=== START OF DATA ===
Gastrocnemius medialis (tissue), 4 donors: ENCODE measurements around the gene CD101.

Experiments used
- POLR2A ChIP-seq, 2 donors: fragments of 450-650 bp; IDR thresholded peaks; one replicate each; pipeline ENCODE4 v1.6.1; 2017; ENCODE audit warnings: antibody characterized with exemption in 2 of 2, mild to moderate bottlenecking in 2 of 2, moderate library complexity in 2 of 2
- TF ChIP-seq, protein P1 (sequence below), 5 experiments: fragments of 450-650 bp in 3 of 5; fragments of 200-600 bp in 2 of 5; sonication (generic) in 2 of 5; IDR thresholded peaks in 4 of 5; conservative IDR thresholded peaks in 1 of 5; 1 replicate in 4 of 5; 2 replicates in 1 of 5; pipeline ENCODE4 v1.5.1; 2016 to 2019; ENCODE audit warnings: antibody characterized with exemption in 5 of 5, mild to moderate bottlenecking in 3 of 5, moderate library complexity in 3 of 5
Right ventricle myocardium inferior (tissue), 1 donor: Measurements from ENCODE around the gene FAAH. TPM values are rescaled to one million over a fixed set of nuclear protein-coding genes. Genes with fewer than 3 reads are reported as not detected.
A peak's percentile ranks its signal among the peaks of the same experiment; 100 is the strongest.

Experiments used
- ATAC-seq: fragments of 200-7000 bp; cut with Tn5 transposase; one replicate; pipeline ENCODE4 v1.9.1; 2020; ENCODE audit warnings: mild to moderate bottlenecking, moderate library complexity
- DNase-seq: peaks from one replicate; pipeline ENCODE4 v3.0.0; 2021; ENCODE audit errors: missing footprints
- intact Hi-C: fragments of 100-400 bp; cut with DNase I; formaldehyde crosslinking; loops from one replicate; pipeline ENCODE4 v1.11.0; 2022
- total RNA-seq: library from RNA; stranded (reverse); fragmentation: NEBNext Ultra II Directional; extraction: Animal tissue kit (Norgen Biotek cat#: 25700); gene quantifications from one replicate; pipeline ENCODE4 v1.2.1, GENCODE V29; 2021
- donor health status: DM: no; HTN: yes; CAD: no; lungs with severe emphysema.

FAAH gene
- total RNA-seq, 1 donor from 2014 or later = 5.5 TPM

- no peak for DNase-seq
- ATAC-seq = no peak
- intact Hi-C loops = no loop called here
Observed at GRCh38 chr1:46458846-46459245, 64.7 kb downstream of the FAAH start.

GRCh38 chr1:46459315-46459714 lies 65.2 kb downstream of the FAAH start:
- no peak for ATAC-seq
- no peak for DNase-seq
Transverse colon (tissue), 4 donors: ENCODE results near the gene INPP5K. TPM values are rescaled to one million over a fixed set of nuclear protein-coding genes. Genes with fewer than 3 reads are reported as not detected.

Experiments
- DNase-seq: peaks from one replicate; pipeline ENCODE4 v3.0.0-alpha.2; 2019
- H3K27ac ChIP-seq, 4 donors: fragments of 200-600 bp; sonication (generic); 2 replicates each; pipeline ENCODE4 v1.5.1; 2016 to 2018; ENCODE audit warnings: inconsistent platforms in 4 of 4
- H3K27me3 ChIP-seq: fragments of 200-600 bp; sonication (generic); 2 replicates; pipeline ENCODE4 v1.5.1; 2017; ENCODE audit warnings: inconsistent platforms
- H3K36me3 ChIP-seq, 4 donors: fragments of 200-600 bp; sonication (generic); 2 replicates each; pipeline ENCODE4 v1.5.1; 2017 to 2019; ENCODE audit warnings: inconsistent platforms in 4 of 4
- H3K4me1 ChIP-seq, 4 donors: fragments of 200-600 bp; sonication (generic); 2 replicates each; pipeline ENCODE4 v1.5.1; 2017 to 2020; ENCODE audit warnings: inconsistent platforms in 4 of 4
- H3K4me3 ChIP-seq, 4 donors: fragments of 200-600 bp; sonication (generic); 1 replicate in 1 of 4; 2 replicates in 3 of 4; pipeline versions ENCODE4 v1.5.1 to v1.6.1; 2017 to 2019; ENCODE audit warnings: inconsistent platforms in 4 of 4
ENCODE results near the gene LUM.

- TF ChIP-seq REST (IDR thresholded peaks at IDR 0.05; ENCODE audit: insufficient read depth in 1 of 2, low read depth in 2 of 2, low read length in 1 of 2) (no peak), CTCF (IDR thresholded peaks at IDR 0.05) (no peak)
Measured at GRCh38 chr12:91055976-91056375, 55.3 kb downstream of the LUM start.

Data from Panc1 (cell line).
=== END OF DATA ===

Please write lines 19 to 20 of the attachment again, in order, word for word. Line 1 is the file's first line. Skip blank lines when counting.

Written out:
GRCh38 chr1:46459315-46459714 lies 65.2 kb downstream of the FAAH start:
- no peak for ATAC-seq